Grandmaster Caz (Cold Crush Brothers): Herc was a mythical figure in the neighborhood. You heard about him before you saw him.

Sadat X (artist, Brand Nubian): I remember Herc being this larger-­than-­life figure, just muscles, with the glasses on. Herc was the commander, putting people in place.

MC Debbie D (artist): When Kool Herc comes out and he starts playing music and then other notable DJs get involved—[Afrika] Bambaataa, [Grandmaster] Flash, L Brothers—and they start playing their music. We’re all going to the jams.

Kurtis Blow (artist, producer): He played the music that we wanted to hear. There was a special playlist of b-­boy songs, breakdance songs— I can rename right now about ten of them: “Give It Up or Turnit a Loose” by James Brown, “Get Into Something” by the Isley Brothers, “Listen to Me” by Baby Huey, “Melting Pot” by Booker T. & the M.G.’s. You got “Scorpio” by Dennis Coffey and the Detroit Guitar Band. “Shaft in Africa.” “Apache” by Michael Viner’s Incredible Bongo Band. A couple more James Brown songs you can put in there like “Soul Power” and “Sex Machine” and “Escapism,” “Make It Funky”—songs like that.

When you playing these songs, this is the time for the b-­boys to do their thing, to create circles of people around them. People were competing inside that circle, they were doing acrobatics and flips and twists and all kinds of routines, and going down to the floor doing the splits like James Brown, doing footwork, like the best dancers I’ve ever seen.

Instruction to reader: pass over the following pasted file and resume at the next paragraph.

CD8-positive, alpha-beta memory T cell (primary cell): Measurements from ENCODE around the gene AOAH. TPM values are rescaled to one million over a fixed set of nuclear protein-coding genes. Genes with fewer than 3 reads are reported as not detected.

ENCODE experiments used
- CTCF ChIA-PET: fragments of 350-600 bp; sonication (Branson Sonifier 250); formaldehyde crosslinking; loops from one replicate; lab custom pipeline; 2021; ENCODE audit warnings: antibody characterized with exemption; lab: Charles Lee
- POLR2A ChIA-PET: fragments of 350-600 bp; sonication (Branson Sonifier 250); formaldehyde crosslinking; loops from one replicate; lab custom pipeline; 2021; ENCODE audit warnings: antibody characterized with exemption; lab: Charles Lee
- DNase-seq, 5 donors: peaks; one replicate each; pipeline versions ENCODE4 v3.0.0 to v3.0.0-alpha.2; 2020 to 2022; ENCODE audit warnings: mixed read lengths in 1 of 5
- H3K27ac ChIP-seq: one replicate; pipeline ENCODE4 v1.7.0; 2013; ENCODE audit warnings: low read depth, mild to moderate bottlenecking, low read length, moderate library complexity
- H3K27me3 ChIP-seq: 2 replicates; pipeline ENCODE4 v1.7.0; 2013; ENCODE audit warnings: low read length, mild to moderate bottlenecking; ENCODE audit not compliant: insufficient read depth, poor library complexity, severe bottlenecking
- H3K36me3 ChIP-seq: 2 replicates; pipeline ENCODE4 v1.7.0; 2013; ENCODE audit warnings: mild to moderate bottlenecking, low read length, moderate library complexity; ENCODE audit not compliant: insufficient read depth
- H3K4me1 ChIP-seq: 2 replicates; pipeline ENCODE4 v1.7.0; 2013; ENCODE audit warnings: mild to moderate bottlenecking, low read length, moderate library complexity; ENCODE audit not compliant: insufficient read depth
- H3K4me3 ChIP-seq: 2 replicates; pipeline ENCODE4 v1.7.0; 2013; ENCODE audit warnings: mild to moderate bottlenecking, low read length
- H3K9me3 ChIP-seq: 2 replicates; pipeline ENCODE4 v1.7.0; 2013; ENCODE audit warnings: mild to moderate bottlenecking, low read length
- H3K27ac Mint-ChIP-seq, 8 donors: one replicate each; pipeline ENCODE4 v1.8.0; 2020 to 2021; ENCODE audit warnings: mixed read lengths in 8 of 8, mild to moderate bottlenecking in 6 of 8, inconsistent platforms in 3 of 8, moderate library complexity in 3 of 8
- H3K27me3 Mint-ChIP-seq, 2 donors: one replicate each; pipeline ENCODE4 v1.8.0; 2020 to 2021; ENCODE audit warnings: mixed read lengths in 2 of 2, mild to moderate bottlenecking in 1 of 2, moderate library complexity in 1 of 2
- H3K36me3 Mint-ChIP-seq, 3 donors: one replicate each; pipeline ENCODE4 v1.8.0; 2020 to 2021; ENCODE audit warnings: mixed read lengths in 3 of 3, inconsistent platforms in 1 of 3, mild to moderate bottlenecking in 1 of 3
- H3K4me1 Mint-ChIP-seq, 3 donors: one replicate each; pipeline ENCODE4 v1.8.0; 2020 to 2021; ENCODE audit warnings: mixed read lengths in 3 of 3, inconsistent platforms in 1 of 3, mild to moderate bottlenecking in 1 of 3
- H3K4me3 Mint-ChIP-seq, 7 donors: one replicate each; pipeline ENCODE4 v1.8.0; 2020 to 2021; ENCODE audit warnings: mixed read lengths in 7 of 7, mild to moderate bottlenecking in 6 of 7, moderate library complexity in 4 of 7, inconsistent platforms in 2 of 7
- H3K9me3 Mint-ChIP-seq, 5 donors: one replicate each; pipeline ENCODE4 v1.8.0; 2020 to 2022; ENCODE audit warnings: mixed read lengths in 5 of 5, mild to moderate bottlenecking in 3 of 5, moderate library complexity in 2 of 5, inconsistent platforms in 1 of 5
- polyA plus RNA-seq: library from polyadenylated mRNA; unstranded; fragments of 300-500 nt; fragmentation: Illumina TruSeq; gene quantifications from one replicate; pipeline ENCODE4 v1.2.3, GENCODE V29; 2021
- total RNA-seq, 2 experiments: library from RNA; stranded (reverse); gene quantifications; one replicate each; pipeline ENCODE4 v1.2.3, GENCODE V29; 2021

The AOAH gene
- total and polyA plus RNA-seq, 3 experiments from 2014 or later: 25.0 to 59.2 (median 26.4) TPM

So that was a typical Kool Herc party, and the music was incredible. And of course, he was on the microphone with an echo chamber, “Young ladies, don’t hurt nobody-­body-­body. It’s Kool Herc-Herc-­Herc. Herculoids-­loids-­loids. Going down to the last stop-­stop-­stop-­stop.” It was mystical and magical at the same time. It was disco, but it was ghetto disco.

Rahiem (Grandmaster Flash and the Furious Five): It was his playlist that all of the other DJs who aspired to reach his level at the time in the Bronx played. That was Kool Herc’s contribution to hip-hop, his playlist.

What would become known as hip-­hop sprang from a foundation of DJs with powerful sound systems who operated around the same time as DJ Kool Herc in the early 1970s. Disco King Mario, who lived one floor above Paradise Gray, who would himself go on to help create X Clan, in the Bronxdale Houses projects, threw some of hip-­hop’s earliest jams with his Chuck Chuck City crew. Disco King Mario and Afrika Bambaataa were both members of the Black Spades gang, and Mario lent equipment for some of Bambaataa’s earliest sets.